Following the successful recall effort of progressive San Francisco District Attorney Chesa Boudin, Los Angeles law enforcement officials are warning their city's district attorney that he'll be next to go.
Boudin, a progressive who was viewed as being soft on crime, was recalled Tuesday by roughly 60% of the city's voters.
While overall reported crime has not increased since Boudin took office in 2020, viral videos of smash-and-grab robberies everywhere from drugstores to clothing boutiques have highlighted that such offenses as robberies and car thefts have risen. In many cases, the perpetrators are neither arrested nor charged.
Jon Hatami, the deputy district attorney for Los Angeles, told Fox News earlier this week that he believed Boudin, the son of 70s-era Weather Underground terrorists, would be recalled and to George Gascon, he would say, "you're next."
"The people of Los Angeles have had enough ... the best thing for everybody here in Los Angeles is to recall [county Attorney General] George Gascon and get him out of office," he also said.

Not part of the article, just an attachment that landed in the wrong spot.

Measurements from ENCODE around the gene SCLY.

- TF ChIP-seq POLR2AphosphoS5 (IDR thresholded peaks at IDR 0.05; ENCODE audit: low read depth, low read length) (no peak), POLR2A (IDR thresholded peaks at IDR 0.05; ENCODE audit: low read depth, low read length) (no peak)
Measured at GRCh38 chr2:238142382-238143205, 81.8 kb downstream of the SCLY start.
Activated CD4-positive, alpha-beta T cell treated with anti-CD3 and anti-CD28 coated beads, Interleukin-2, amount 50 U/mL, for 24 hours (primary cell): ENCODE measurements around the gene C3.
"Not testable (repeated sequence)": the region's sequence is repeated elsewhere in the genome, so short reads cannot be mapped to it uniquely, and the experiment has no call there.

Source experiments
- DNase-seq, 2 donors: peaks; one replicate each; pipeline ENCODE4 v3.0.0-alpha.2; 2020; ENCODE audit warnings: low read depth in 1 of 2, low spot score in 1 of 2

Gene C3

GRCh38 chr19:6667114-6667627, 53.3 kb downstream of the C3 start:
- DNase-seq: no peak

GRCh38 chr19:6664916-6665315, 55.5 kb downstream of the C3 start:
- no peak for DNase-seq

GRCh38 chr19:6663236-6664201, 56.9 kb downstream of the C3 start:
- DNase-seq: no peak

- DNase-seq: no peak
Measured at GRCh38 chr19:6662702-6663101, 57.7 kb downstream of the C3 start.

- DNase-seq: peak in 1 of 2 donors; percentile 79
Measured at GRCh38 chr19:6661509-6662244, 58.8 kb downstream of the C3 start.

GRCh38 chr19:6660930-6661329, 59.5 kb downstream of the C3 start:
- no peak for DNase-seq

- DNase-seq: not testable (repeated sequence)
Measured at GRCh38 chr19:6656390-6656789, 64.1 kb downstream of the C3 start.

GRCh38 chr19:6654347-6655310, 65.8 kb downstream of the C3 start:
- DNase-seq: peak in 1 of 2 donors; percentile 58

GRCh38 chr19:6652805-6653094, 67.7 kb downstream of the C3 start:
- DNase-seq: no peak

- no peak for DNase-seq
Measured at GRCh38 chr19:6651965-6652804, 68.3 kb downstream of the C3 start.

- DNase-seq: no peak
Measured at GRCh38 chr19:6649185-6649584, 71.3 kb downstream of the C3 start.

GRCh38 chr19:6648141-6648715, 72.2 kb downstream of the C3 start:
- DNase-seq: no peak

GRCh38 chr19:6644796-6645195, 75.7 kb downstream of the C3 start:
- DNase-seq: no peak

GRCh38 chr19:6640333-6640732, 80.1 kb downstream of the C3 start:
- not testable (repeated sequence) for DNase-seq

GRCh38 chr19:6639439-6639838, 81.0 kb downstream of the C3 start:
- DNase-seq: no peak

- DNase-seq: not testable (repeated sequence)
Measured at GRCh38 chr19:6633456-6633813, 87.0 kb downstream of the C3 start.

Gascon is facing his second recall attempt since arriving in office less than two years ago.
On Tuesday, as Boudin faced imminent recall, L.A. County Sheriff Alex Villanueva also took aim at Gascon, calling him a "failed district attorney."
"The DA of San Francisco just conceded he has been recalled. George Gascon, you're next," said Villanueva, who is himself headed for a runoff re-election bid in November.
Gascon's office did not immediately return a request for comment Wednesday.
Gascon, formerly the district attorney of San Francisco, has been criticized for implementing many of the same progressive judicial reforms that Boudin was recalled for Tuesday.
At the outset of his L.A. job, he implemented an initial ban on charging juveniles as adults, and eliminating cash bail for non-violent crimes. Those is in his office have also called him a narcissistic leader who is unwilling to work with others.
The current attempt to recall Gascon has amassed about half-a-million signatures, and needs about 67,000 more by July 6.